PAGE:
SamanthaJane
06-01-2012, 06:59 PM
As Santa says - it's pet shops in general - they aren't the only ones, but are the best known.

Pet shops should neuter/spay before sale - this would prevent these problems and also prevent all the 'accidental' litters and 'we didn't knows'.

But them rabbits would cost a lot more and people would find other ways to get them.

But - I don't know if this is how it works - but if a person is spaying/neutering a lot of rabbits dedicatedly - would the cost come down?

ie- do our vets over charge us a lot because they are small, but somewhere like P@H could afford neutering a lot cheaper?

Kittykat23uk
06-01-2012, 07:01 PM
I think under the circumstances, pet shops would do well to:
probably only sell single rabbits.
give clear advice that rabbits should be neutered and at what age this should be done (they could even sell a neuter/vacc package with the rabbit in the case of PAH since many have vets on site) and that
once neutered, should be found a suitable friend, ideally of the opposite sex and if they are ethical, to recommend that the friend either be housed separately until the second one is neutered or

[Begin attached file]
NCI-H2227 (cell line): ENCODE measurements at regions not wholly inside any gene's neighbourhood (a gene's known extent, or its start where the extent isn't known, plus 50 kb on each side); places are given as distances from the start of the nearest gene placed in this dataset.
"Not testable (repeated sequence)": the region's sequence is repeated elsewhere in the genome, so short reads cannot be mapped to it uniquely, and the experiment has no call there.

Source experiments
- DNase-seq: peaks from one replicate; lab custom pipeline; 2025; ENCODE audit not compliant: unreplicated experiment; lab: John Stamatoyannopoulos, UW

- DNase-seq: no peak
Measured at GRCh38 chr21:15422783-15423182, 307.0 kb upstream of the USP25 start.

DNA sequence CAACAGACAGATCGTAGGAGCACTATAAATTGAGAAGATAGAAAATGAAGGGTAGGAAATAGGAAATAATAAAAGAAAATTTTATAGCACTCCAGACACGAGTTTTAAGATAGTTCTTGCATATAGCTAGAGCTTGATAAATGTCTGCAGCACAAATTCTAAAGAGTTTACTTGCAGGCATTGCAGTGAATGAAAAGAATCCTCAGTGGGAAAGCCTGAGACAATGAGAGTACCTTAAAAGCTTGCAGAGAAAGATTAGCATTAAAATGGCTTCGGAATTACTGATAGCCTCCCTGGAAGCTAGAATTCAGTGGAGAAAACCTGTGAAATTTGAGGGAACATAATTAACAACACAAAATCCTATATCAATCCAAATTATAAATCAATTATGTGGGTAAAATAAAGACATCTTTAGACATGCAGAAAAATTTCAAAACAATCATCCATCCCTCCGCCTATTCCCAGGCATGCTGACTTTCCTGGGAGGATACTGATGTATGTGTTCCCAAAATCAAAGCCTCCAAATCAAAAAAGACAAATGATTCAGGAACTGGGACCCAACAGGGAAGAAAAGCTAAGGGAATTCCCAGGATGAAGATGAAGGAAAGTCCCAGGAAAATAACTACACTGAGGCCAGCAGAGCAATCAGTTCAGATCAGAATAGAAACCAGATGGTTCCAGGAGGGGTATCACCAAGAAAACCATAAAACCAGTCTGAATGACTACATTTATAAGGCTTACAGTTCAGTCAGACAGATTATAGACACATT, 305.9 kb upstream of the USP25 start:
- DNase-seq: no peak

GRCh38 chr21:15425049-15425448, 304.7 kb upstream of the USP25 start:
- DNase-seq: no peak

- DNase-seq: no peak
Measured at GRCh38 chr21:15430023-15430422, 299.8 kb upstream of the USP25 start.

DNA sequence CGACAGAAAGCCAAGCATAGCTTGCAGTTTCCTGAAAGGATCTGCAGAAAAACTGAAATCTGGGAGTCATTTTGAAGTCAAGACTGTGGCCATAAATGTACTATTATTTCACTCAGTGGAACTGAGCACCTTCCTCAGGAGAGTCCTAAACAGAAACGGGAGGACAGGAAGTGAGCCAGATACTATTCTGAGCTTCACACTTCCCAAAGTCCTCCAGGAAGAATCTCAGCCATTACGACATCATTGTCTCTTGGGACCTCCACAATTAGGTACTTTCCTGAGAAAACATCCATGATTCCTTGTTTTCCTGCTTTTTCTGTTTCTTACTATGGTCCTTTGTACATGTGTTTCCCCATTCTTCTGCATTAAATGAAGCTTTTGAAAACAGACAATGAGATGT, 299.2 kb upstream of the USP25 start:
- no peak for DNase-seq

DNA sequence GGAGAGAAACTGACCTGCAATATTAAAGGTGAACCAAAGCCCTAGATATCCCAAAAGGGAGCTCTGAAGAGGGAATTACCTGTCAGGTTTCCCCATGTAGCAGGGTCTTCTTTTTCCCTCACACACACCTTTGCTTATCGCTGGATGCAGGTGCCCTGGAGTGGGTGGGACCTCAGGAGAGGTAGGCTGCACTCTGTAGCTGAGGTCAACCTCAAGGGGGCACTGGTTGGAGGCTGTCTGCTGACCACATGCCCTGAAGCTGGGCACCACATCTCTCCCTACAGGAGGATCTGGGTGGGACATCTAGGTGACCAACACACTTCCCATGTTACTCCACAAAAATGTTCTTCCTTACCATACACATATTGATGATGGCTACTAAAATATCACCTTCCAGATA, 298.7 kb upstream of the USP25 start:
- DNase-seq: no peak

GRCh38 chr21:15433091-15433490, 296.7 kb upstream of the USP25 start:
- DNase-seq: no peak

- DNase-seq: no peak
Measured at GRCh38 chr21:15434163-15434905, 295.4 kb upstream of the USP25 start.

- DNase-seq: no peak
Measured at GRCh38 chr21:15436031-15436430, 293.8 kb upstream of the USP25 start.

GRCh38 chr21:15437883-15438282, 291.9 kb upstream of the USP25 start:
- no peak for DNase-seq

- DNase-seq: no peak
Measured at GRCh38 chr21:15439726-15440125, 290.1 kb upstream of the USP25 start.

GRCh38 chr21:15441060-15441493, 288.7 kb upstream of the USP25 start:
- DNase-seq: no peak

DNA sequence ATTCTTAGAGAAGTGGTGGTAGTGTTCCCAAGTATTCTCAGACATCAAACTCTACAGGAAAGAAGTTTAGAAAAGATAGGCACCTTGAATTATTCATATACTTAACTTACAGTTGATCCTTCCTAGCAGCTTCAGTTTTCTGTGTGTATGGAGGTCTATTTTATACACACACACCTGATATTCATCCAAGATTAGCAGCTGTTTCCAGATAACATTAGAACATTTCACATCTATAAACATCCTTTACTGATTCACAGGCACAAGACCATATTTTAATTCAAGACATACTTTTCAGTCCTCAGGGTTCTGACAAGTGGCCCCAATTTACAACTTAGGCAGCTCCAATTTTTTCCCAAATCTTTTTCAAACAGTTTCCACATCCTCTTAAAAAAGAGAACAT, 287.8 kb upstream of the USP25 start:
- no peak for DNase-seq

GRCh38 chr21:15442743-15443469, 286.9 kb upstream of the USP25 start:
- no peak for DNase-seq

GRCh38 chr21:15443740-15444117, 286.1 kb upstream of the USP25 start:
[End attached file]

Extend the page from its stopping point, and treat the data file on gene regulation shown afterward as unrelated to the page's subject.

advise that the new owner should look to adopt a second bun from a rescue.

Totally pie in the sky of course but never mind. :roll:

ETA: in answer to the above post, I think a lot of people go to pet shops rather than rescues because they want a baby rabbit. Who would be too young to neuter. There is something wonderful about seeing a young rabbit grow up, but of course adopting an adult neutered pair has a lot of advantages.

helgalush
06-01-2012, 07:15 PM
But this a summing up of options, not a recommendation. I guess the implication of Santa's post is that there is no answer?

I know, couldnt get my thoughts together to say anything else! :lol: I dont think there is a solution unless the pet shops stop selling rabbits, or sell only neutered rabbits, or offer some kind of discounted neutering scheme. But I cant imagine any of those being likely to happen.

Santa
06-01-2012, 07:22 PM
I know, couldnt get my thoughts together to say anything else! :lol: I dont think there is a solution unless the pet shops stop selling rabbits, or sell only neutered rabbits, or offer some kind of discounted neutering scheme. But I cant imagine any of those being likely to happen.

Exactly!

If pet shops only sold singles, we'd all be complaining that pet shops are sending the wrong message and condemning rabbits to a life of solitude
If they sold mixed sex pairs with neutering advice, we'd be complaining that they're irresponsible and leading to excess accidental breeding
If they only advised selling single sex pairs, well we can see from this thread what we complain about.

There is no solution as long as pet shops sell unneutered pets!